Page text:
Then there's Dad. Dad probably always made more than mom, but it was erratic. For a while he worked in sales, for a while he worked at a radio station, for a while he fancied himself a farmer, he'd always try something new, and if the money was irregular the spending was constant. Constantly high. I remember Dad's car, Dad's condo, Dad's exotic pets. You name it he's probably bought it, and unfortunately with money he probably didn't have. I remember his bankruptcy. I remember times he had a roommate who helped pay bills, and I remember him digging through change jars to give me a couple bucks for a snack at the airport.

I love them both, but one taught me how to keep my money, and the other showed me what happened if you let things get out of control. It was painful to watch both of them, but highly instructive. Nothing they could have ever told me would have made the impression that their lives did.

So here I am, a man who makes more money than either (if not both) of them and uses coupons every time he goes to the market, picks up pennies he finds on the ground, haggles over prices, shops at goodwill, and otherwise behaves like a cheapskate.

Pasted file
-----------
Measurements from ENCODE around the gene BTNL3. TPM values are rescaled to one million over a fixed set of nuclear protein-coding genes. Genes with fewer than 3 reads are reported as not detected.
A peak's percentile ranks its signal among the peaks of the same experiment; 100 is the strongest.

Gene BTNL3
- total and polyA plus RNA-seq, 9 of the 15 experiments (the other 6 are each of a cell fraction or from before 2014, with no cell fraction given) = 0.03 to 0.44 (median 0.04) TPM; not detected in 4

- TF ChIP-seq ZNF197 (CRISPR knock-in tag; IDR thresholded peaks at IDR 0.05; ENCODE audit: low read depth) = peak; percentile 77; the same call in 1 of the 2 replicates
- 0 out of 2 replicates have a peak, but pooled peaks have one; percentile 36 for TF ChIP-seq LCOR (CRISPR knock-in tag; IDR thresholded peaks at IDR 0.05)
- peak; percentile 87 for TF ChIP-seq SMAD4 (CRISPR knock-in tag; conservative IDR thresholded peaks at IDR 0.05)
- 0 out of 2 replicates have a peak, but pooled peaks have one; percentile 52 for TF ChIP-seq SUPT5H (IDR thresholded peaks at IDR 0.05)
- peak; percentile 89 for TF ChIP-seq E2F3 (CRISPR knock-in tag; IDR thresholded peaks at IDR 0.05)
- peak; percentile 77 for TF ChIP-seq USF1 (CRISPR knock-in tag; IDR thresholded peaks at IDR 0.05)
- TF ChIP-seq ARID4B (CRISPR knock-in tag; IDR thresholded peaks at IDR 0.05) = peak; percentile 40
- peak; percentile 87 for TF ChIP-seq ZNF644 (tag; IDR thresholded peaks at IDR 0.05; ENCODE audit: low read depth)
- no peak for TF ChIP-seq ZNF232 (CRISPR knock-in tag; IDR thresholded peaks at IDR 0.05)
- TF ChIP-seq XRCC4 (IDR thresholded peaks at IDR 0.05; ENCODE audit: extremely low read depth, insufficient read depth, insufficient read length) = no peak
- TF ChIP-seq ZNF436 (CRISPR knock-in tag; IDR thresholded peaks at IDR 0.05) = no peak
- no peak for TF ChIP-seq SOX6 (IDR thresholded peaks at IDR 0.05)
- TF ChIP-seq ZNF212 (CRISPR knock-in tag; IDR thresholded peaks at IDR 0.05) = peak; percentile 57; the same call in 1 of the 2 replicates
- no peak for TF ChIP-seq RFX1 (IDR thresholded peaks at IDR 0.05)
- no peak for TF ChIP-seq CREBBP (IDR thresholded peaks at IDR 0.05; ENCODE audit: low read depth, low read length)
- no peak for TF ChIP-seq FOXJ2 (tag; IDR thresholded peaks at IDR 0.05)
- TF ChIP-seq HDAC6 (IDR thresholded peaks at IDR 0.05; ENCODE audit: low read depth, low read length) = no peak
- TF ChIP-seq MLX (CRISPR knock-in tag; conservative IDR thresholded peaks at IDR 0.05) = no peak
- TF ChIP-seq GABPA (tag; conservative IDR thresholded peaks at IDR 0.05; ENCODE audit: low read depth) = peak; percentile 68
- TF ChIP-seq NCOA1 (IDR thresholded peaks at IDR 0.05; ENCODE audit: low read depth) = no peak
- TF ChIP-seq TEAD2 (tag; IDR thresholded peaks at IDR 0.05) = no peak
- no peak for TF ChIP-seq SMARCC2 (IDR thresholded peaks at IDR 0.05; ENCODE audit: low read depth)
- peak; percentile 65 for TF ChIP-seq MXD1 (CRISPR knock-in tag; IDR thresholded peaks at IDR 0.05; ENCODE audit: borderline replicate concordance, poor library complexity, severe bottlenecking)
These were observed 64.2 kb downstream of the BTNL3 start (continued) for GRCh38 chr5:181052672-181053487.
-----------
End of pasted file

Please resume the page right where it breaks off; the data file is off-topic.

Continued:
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Postby SJean » Thu Aug 02, 2007 4:50 pm

My dad: Never buy a brand new car. Make sure you contribute to your 401k if there is a match, otherw. ise you are throwing away free money. Don't be afraid of student loans--it is the best money you will ever borrow.

My mom more led by example--she hardly ever "goes shopping", she pays attention to the bills, etc. She let me live at home rent free a semester or two.

We didn't discuss money a lot though. I went to a private high school, but we were definitely not rich. We drove older cars and didn't have as "nice" of things as most of my classmates, but my parents felt it was worth it.

Ironically, I consider my dad a pretty poor money manager, even though he has some sensible advice....